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60-Second Science

The Myth of Multitasking

A study in the journal Neuron shows that when we think we're getting better at multitasking, we're really getting faster at switching back and forth between two different things at different times. Karen Hopkin reports

[The following is an exact transcript of this podcast.]

Modern humans are masters of multitasking. We eat while driving, watch TV while studying, and of course talk on our cell phones while doing, well, everything. How do we do it? A study in the July 16th issue of Neuron suggests that though we can train our brains to work faster as we juggle, we never actually manage to do more than one thing at a time.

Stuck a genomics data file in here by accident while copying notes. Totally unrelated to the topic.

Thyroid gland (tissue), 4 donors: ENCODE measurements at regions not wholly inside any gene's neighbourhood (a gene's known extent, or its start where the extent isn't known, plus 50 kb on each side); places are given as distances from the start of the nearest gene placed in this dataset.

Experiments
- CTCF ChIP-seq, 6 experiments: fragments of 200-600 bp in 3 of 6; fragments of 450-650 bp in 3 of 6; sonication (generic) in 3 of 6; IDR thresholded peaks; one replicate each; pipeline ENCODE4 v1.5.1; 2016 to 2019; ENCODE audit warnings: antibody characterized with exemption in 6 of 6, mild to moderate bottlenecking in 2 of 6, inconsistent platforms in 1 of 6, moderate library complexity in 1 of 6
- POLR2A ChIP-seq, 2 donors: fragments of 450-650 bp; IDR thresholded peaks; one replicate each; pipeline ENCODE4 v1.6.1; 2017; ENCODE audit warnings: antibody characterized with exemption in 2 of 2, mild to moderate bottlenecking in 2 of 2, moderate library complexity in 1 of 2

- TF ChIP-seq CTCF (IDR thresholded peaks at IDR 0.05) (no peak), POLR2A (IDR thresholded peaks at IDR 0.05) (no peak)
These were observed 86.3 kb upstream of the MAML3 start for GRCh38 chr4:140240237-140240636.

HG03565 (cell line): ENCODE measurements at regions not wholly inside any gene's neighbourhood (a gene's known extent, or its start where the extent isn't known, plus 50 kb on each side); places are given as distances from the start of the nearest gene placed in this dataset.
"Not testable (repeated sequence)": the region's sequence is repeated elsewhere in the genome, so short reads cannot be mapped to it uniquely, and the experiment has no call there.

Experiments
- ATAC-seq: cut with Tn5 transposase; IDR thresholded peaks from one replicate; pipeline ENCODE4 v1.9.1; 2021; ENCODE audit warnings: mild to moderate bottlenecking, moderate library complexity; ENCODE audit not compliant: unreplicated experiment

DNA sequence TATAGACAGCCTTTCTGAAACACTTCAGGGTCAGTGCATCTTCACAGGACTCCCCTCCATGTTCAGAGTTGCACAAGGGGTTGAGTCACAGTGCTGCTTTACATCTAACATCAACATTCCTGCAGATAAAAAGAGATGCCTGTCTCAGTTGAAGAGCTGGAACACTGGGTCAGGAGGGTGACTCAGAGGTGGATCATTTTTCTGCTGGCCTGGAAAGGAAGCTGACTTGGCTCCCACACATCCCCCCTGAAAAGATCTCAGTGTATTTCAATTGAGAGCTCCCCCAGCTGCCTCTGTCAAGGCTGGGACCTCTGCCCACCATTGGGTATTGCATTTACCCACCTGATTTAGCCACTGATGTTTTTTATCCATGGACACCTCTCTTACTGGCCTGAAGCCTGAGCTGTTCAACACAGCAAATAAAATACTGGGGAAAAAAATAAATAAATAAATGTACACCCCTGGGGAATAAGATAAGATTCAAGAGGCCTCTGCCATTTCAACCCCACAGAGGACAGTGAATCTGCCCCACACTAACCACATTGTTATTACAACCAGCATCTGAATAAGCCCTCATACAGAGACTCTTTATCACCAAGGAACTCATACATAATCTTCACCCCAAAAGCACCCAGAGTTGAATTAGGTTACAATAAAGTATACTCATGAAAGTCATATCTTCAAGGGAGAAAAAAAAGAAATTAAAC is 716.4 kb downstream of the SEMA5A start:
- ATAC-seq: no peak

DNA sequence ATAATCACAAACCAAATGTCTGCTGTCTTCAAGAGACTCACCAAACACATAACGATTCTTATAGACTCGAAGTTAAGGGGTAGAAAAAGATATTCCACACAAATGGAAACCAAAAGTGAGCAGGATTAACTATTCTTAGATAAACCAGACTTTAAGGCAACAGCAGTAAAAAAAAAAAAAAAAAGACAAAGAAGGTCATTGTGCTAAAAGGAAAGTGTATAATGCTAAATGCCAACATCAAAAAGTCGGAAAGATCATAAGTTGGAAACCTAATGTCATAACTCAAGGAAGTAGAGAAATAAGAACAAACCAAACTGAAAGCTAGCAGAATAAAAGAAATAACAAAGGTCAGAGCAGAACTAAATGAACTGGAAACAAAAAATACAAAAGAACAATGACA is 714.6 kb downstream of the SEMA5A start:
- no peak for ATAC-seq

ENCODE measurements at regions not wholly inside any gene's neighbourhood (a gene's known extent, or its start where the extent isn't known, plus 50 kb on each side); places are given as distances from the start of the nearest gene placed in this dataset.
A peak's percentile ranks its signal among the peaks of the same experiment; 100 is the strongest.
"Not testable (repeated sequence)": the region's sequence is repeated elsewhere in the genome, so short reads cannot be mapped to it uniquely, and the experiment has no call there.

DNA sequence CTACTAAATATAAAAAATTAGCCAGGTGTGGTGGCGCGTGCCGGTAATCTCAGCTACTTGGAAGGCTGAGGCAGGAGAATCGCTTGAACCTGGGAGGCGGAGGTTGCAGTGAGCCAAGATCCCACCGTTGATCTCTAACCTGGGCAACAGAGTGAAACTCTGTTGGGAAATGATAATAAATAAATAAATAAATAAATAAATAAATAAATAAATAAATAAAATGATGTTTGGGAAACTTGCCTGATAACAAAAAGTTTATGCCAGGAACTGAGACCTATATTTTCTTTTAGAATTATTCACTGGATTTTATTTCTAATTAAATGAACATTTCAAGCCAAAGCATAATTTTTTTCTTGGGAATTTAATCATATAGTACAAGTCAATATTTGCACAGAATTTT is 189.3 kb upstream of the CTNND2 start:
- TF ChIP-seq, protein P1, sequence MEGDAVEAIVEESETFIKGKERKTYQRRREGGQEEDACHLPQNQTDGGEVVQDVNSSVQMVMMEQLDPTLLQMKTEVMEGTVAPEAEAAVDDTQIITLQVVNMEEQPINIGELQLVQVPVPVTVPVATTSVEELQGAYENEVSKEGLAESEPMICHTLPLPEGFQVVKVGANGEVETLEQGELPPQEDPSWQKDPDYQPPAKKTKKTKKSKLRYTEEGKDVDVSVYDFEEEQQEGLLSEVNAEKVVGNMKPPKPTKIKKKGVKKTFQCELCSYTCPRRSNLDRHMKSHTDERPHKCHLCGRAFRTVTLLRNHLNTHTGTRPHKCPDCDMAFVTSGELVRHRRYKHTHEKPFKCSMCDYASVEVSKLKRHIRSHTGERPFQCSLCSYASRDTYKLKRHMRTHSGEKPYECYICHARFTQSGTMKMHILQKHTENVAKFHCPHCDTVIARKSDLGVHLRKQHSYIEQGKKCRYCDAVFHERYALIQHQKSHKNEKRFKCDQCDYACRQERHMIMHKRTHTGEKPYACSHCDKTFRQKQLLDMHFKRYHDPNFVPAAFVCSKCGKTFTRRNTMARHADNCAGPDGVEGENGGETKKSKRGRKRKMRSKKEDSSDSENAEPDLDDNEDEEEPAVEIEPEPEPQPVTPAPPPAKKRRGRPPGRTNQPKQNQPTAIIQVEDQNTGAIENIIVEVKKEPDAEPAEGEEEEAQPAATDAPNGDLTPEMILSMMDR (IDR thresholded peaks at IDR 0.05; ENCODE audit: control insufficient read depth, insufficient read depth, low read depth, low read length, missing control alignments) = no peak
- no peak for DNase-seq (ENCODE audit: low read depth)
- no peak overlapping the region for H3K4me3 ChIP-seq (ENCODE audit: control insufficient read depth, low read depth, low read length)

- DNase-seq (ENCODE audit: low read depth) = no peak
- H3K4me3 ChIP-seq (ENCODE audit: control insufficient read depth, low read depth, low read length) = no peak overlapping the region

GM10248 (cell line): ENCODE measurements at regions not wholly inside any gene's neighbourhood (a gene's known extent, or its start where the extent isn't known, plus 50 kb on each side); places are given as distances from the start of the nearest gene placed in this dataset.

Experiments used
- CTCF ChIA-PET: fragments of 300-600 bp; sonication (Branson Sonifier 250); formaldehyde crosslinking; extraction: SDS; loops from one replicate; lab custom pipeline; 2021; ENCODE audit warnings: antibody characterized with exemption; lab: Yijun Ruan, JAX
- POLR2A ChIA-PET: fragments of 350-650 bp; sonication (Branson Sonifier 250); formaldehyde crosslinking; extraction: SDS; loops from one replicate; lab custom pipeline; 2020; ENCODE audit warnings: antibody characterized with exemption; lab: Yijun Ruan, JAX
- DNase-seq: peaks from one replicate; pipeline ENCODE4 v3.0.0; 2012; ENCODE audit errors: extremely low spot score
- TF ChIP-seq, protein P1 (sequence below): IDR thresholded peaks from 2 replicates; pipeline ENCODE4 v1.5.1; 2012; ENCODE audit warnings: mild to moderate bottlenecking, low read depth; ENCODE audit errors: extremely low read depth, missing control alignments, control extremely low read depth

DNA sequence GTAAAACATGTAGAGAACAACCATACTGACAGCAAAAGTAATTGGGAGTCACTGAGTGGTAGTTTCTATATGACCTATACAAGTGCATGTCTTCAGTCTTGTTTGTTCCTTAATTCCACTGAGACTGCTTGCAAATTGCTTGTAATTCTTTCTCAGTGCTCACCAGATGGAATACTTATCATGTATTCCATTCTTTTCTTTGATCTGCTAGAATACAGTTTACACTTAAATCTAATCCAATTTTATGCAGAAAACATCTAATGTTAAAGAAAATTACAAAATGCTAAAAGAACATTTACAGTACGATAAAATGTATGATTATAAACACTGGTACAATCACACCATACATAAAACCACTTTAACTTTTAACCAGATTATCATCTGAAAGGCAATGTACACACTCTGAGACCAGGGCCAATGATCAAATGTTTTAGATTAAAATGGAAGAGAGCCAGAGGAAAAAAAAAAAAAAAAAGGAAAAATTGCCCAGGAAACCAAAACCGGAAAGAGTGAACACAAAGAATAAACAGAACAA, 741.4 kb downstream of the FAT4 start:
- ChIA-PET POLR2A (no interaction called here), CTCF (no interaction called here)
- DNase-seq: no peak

Our brains aren’t really built to handle the sort of parallel processing we think we’re capable of. The good news is: studies have shown that extensive training can make us better at doing two things at once. But how?

One theory is that with lots of practice some routines become “automatic.” And if we don’t need to run every little thing past the part of the brain that’s spends time thinking about stuff, we can multitask just fine.

But this new study finds that that’s not the way it works. Turns out that multitaskers still consult the prefrontal cortex, but training gets the “Thinking Brain” to think a little faster. So we’re switching tasks quickly enough to appear to be doing them simultaneously. Which is still nothing to shake a stick and sneeze at.

—Karen Hopkin

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